>>>             'url': ""
>>>         },
>>>         {
>>>             'name': "Medium",
>>>             'url': ""
>>>         }
>>>     ],
>>>     'contact': [
>>>         {
>>>             'mail': [
>>>                     "",
>>>                     ""
>>>                 ],
>>>             'phone': "9961907453"
>>>         }
>>>     ]
>>> }
>>> print(user)
{'username': 'Vishnu Sivan', 'social_media': [{'url': '', 'name': 'Linkedin'}, {'url': '', 'name': 'Github'}, {'url': '', 'name': 'Medium'}], 'contact': [{'phone': '9961907453', 'mail': ['', '']}]}
>>> print(user['social_media'][0]['url'])
>>> print(user['contact']) 
[{'phone': '9961907453', 'mail': ['', '']}]
Enter fullscreen mode Exit fullscreen mode


  • Single-Line Comments — Starts with a hash character (#), followed by the message and terminated by the end of the line.
# defining the age of the user
age = 27
dob = ‘16/12/1994’ # defining the date of birth of the user
Enter fullscreen mode Exit fullscreen mode
  • Multi-Line Comments — Enclosed in special quotation marks (“””) and inside that you can put your messages in multi lines.
Python cheatsheet for beginners
This is a multi line comment
Enter fullscreen mode Exit fullscreen mode

Basic Functions

  • print() The print() function prints the provided message in the console. Also, user can provide file or buffer input as the argument to print on the screen.

print(object(s), sep=separator, end=end, file=file, flush=flush)

print("Hello World")               # prints Hello World 
print("Hello", "World")            # prints Hello World?
x = ("AA", "BB", "CC")
print(x)                           # prints ('AA', 'BB', 'CC')
print("Hello", "World", sep="---") # prints Hello---World
Enter fullscreen mode Exit fullscreen mode
  • input() The input() function is used to collect the user input from the console. Note that, the input() converts whatever you enter as input it into a string. So, if you provide your age as an integer value but the input() method return it as a string and developer needs to convert it as a integer manually.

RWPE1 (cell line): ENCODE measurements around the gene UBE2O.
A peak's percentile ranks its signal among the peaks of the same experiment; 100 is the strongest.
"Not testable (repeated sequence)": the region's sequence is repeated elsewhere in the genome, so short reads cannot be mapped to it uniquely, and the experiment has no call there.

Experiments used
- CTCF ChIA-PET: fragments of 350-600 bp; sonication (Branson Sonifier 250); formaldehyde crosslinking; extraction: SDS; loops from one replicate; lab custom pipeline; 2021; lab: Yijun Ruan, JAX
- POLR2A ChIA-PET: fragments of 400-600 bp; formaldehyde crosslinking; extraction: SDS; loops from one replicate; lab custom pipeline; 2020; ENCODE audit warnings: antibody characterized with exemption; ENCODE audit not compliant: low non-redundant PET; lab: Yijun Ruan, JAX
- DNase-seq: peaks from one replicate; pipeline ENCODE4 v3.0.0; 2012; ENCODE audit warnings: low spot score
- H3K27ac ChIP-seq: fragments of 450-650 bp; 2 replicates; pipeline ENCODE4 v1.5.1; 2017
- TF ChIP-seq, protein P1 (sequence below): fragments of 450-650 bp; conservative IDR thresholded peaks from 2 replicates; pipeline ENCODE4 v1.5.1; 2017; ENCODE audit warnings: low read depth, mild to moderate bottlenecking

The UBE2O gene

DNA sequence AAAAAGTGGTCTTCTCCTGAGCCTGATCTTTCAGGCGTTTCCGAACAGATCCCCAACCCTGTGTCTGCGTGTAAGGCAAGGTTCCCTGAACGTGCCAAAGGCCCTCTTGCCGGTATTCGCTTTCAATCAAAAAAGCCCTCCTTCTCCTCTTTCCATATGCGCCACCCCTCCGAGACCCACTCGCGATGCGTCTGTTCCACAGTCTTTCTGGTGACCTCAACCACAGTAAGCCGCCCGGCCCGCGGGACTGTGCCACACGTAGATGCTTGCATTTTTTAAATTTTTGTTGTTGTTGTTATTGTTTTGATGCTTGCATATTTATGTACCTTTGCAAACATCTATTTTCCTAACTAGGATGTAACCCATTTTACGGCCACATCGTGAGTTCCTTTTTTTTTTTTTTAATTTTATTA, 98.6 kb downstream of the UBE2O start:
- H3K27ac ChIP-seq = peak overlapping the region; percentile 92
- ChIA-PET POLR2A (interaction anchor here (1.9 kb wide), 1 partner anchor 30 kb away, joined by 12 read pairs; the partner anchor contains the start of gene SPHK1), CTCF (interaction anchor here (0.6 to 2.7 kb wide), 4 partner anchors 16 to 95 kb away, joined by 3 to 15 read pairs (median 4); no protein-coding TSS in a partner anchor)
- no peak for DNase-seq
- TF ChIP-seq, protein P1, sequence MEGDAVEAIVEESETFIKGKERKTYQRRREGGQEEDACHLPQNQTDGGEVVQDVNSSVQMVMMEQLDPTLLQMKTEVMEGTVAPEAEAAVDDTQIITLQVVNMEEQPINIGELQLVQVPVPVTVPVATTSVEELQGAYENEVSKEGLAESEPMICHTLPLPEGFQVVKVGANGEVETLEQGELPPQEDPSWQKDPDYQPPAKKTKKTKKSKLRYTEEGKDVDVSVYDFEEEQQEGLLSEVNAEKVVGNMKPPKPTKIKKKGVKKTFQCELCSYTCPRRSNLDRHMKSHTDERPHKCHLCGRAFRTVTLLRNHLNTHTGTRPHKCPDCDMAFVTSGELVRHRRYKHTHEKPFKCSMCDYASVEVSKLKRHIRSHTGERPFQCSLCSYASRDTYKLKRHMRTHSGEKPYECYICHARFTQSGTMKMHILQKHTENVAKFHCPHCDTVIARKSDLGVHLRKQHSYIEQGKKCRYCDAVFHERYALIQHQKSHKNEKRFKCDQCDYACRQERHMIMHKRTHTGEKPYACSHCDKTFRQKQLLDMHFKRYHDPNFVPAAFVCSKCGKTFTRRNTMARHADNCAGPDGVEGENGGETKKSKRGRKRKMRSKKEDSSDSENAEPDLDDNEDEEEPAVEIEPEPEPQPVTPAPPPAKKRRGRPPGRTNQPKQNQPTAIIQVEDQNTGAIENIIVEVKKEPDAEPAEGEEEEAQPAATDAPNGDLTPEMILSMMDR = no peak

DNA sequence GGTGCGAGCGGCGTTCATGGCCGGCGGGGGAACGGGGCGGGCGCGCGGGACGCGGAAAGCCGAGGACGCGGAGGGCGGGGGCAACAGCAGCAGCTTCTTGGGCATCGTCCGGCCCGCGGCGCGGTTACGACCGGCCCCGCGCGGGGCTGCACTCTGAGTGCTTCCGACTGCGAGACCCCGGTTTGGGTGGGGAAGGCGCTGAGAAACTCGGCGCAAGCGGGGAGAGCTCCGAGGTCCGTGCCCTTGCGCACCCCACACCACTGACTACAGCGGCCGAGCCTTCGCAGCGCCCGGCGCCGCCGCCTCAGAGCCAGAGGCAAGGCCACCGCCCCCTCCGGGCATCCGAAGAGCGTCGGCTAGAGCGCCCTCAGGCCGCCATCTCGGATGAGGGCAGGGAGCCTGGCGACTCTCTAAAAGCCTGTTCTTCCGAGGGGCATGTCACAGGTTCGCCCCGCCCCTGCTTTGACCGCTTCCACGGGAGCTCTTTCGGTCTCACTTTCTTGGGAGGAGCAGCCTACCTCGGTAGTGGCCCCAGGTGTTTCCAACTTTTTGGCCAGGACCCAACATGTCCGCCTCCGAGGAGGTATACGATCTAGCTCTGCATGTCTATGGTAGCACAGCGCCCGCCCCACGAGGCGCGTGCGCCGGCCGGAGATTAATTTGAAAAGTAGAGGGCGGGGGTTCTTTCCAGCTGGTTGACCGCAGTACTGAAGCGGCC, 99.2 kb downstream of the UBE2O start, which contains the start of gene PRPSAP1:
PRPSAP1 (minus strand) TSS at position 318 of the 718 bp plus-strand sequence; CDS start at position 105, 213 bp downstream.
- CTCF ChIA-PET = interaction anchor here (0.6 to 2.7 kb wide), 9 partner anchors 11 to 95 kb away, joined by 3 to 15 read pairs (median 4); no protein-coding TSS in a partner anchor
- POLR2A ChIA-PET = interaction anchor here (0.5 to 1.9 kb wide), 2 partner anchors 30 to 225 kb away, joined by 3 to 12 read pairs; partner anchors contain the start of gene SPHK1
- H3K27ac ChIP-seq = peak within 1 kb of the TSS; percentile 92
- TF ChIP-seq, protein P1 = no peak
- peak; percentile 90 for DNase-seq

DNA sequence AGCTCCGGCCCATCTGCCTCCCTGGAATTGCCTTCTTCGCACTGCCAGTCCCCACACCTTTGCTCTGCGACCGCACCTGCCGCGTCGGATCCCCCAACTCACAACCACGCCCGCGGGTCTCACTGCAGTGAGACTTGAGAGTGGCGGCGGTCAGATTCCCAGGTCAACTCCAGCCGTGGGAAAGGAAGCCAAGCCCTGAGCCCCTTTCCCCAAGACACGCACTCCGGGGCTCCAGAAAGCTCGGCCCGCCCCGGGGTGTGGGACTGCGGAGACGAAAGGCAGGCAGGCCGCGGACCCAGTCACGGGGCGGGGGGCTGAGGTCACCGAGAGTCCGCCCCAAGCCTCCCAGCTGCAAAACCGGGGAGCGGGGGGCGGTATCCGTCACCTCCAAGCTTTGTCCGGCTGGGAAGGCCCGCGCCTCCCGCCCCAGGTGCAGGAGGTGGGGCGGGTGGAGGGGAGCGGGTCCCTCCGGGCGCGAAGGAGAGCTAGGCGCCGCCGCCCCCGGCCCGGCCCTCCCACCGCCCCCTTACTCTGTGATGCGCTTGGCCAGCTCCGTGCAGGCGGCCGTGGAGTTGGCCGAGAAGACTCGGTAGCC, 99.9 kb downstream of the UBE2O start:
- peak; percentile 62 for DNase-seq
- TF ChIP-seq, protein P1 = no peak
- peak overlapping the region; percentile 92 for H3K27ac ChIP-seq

>>> name = input("Enter your name: ")
Enter your name: Codemaker
>>> print("Hello", name)
Hello Codemaker
Enter fullscreen mode Exit fullscreen mode
  • len() Provides the length of the object. If you put string then gets the number of characters in the specified string.
>>> str1 = "Hello World"
>>> print("The length of the string  is ", len(str1))
The length of the string  is 11
Enter fullscreen mode Exit fullscreen mode
  • str() Used to convert other data types to string values.

str(object, encoding=’utf-8', errors=’strict’)

>>> str(123)
>>> str(3.14)
Used to convert string to an integer.
>>> int("123")
>>> int(3.14)
Enter fullscreen mode Exit fullscreen mode

Conditional statements

Conditional statements are the block of codes used to change the flow of the program based of specific conditions. These statements are executed only when the specific conditions are met.

In Python, we use if, if-else, loops (for, while) as the condition statements to change the flow of the program based on some conditions.

  • if else statement
>>> num = 5
>>> if (num > 0):
>>>    print("Positive integer")
>>> else:
>>>    print("Negative integer")
Enter fullscreen mode Exit fullscreen mode
  • elif statement
>>> name = 'admin'
>>> if name == 'User1':
>>>     print('Only read access')
>>> elif name == 'admin':
>>>     print('Having read and write access')
>>> else:
>>>     print('Invalid user')
Having read and write access
Enter fullscreen mode Exit fullscreen mode

Loop statements

Loop is a conditional statement used to repeat some statements (in its body) until a certain condition is met.

In Python, we commonly use for and while loops.

  • for loop
>>> # loop through a list
>>> companies = ["apple", "google", "tcs"]
>>> for x in companies:
>>>     print(x)
>>> # loop through string
>>> for x in "TCS":
>>>  print(x)
Enter fullscreen mode Exit fullscreen mode

The range() function returns a sequence of numbers and it can be used as a for loop control. It basically takes three arguments where second and third are optional. The arguments are start value, stop value, and a step count. Step count is the increment value of the loop variable for each iteration.